A*Star to study impact of urban environment on mental health over three years

SINGAPORE – The Agency for Science, Technology and Research (A*Star) will study the impact of the urban environment on mental health for three years, Deputy Prime Minister Heng Swee Keat said on June 3.

The study will examine factors such as urban design characteristics, density and human behaviours, Heng said at the opening plenary session of the World Cities Summit 2024, held at the Suntec Singapore Convention and Exhibition Centre.

Heng, chairman of the National Research Foundation Board, said insights from the study “will serve to better inform how we rejuvenate, reinvent and reimagine our city-state.”

The $1 million A*Star study, commissioned by the Urban Redevelopment Authority and Housing Board, will be funded by the Government’s $28 billion Research, Innovation and Enterprise 2025 plan.

He The five-year plan was launched in December 2020. with an initial sum of 25 billion dollars.

The mental health study was awarded to A*Star in May 2024 and will be conducted by the agency’s Singapore Institute of Clinical Sciences.

The Ministry of National Development (MND) said the study will design a data-driven method to assess how different aspects of the built environment affect the mental well-being of the general population.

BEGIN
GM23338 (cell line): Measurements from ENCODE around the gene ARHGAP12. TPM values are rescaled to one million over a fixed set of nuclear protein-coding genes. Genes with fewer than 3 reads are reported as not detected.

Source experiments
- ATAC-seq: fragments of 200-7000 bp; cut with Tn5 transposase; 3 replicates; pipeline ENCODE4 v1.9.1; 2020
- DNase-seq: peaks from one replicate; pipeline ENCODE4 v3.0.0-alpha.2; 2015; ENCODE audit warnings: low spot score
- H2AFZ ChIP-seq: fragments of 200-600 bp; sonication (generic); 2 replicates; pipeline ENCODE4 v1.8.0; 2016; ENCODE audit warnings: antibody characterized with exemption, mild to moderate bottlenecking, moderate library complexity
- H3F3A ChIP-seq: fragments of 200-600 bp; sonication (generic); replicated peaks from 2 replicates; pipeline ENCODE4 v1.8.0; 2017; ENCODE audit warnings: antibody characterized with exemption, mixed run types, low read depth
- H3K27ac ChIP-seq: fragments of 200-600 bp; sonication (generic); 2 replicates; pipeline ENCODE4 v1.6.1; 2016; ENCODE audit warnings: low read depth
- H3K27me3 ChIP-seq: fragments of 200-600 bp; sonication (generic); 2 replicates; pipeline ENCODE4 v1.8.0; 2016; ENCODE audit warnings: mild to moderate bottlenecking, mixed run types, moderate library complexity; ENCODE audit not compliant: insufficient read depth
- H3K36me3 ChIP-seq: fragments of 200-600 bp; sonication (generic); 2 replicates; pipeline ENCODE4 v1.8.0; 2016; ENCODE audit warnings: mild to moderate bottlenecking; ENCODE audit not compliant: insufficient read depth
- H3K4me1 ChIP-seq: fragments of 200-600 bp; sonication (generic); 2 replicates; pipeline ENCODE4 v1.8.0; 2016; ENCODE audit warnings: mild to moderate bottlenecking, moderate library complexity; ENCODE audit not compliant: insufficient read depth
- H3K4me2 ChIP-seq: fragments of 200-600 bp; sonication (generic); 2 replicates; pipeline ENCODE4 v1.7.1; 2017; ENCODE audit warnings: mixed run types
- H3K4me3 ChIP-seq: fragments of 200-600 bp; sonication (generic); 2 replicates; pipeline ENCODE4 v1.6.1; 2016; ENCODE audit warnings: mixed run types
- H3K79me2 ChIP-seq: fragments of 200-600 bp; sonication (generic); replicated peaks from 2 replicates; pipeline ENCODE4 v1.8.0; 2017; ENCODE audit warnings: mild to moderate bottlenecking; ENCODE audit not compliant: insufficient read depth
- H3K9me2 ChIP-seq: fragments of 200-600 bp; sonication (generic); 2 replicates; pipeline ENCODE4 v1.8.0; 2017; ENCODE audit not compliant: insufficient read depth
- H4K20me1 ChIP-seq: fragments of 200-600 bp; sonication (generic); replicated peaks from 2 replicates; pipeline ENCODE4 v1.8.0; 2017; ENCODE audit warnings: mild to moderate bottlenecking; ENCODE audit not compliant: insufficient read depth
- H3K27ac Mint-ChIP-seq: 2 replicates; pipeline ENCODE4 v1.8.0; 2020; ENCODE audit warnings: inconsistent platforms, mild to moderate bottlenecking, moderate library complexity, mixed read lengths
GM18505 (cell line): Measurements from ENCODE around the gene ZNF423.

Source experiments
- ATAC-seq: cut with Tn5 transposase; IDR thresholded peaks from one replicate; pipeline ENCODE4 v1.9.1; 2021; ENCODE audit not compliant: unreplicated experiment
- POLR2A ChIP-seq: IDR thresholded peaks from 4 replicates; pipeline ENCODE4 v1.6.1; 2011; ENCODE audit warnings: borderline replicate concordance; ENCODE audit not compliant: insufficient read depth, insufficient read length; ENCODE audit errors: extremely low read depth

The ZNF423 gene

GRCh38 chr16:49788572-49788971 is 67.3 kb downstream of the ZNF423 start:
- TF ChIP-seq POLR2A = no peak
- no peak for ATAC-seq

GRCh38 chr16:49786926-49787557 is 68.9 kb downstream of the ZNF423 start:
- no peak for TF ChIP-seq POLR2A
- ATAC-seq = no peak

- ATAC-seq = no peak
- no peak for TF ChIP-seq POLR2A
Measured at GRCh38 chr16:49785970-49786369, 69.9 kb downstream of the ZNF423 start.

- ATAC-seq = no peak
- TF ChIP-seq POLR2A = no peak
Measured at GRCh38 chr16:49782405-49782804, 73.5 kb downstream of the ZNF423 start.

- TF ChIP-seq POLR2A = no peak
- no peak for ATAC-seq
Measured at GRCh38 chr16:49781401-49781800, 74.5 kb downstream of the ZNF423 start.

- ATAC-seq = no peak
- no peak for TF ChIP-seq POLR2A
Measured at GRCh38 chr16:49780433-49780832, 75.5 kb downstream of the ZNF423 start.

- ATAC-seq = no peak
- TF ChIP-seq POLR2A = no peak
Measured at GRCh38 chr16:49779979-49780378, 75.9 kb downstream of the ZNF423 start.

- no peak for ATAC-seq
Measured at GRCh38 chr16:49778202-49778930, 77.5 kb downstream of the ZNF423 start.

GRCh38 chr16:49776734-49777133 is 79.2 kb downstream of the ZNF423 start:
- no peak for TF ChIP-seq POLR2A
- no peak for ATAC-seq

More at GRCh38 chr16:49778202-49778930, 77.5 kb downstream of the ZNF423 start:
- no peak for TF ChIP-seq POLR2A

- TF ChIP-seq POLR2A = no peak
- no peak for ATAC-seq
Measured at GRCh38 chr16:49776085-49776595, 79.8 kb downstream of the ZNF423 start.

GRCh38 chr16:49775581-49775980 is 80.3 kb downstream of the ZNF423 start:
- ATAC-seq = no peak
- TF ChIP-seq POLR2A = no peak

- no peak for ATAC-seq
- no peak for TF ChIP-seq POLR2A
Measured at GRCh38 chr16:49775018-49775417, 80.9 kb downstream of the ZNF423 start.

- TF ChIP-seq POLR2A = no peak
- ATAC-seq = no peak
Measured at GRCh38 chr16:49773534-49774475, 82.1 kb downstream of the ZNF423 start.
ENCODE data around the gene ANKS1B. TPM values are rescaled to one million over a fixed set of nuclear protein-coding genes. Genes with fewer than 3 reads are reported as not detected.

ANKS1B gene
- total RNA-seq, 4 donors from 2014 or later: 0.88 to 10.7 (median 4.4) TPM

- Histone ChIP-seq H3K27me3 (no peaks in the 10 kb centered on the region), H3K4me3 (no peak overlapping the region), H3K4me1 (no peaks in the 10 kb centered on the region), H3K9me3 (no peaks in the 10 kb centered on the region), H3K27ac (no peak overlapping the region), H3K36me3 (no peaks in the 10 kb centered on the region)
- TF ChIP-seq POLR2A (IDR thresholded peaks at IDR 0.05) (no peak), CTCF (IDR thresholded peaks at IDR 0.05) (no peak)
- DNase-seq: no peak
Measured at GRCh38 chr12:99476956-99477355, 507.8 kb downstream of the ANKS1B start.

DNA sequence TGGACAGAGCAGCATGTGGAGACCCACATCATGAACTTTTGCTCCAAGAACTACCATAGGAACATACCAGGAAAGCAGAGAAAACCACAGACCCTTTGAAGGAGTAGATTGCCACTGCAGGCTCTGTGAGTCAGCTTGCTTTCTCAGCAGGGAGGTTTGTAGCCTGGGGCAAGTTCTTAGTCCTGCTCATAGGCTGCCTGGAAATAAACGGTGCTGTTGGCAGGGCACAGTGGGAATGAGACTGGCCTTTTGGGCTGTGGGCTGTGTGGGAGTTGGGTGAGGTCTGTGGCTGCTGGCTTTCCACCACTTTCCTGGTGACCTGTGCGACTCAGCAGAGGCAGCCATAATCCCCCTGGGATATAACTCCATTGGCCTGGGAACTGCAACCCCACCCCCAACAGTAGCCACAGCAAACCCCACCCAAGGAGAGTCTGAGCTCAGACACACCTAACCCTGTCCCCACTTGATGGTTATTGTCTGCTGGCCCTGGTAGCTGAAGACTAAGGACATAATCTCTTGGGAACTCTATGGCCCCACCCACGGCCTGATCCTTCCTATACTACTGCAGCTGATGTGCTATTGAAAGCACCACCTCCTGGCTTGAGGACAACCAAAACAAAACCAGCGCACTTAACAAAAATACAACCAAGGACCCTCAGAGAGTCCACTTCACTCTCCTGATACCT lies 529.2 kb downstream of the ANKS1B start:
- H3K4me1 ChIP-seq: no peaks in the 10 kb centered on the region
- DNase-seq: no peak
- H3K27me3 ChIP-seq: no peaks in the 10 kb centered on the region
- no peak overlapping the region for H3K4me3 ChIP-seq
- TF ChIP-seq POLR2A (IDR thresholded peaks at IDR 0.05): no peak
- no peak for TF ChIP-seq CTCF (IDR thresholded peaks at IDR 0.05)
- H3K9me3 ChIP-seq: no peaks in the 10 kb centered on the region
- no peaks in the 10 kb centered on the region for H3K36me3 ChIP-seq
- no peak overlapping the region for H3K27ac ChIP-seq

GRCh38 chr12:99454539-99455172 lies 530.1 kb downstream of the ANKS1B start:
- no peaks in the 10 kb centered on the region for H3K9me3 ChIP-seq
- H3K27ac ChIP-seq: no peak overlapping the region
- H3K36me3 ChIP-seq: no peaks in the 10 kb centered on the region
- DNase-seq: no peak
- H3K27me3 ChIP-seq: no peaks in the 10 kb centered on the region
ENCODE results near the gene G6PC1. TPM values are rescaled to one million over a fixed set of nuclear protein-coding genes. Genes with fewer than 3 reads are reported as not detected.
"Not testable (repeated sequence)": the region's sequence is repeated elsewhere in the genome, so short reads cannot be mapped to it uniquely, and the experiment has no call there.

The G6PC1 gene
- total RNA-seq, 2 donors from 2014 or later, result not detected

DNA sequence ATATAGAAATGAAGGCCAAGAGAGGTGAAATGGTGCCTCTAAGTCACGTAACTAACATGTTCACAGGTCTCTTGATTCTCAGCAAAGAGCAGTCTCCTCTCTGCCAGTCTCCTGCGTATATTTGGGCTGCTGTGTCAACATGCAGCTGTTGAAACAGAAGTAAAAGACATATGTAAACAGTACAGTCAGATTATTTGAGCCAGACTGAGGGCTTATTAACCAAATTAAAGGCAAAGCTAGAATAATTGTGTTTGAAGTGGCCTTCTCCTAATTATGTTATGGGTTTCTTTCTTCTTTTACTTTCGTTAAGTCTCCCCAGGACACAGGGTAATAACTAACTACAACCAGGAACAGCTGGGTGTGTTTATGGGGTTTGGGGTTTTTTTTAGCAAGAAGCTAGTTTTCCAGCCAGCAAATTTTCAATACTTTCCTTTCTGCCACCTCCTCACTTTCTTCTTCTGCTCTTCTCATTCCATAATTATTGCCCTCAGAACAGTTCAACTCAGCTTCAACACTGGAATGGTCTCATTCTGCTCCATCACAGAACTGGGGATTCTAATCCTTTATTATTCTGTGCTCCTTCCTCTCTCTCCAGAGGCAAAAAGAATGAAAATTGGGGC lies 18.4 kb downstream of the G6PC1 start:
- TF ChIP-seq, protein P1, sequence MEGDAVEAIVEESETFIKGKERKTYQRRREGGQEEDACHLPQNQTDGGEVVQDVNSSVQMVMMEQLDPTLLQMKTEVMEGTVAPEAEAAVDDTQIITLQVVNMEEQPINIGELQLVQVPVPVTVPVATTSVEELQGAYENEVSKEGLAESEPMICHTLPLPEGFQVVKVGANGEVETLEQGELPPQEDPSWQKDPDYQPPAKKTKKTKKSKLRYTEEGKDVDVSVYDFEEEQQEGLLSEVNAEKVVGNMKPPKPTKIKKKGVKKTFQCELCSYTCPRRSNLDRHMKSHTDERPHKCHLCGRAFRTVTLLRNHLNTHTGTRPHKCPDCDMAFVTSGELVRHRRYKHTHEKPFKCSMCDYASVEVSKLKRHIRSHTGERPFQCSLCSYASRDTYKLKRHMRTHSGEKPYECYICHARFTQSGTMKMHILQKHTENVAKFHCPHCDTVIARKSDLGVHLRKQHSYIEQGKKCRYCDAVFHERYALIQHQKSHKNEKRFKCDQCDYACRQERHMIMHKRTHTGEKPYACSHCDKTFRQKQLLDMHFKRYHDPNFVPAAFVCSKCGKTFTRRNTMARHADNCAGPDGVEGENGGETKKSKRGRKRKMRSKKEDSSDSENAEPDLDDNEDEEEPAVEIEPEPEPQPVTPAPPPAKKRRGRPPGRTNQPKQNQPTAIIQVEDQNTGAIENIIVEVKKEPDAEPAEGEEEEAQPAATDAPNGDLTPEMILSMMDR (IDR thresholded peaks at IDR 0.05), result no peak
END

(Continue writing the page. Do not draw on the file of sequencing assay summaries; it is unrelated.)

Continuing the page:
Given Singapore’s highly urbanized environment, the MND said, the country “offers a unique opportunity to conduct mental health research.”

“Current research in our local context has primarily focused on the impact of our built environment on physical well-being and the benefits of greenery on mental well-being,” MND added.

“This project aims to expand this knowledge by investigating other aspects of the built environment more comprehensively and its impacts on mental wellbeing.”

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As part of the study, a list of indicators linking the built environment to mental well-being will be developed.

MND said these indicators could help urban planners understand how factors such as the provision of facilities, land use configuration and the intensity of development on a piece of land can affect mental wellbeing.

The researchers plan to validate the study findings by comparing them with four ongoing cohort studies in Singapore: Growing Up In Singapore Towards Healthy Outcomes, Singapore Preconception Study Of Long-Term Maternal and Child Outcomes, Singapore Longitudinal Early Development Study and Mapping Antenatal Maternal Stress.

MND said all four studies have collected extensive data from study participants using validated questionnaires, including indicators of mental well-being.

The ministry added that the findings of the new study will inform how authorities plan, design and prioritize interventions in the built environment to enable a healthier and more liveable environment.

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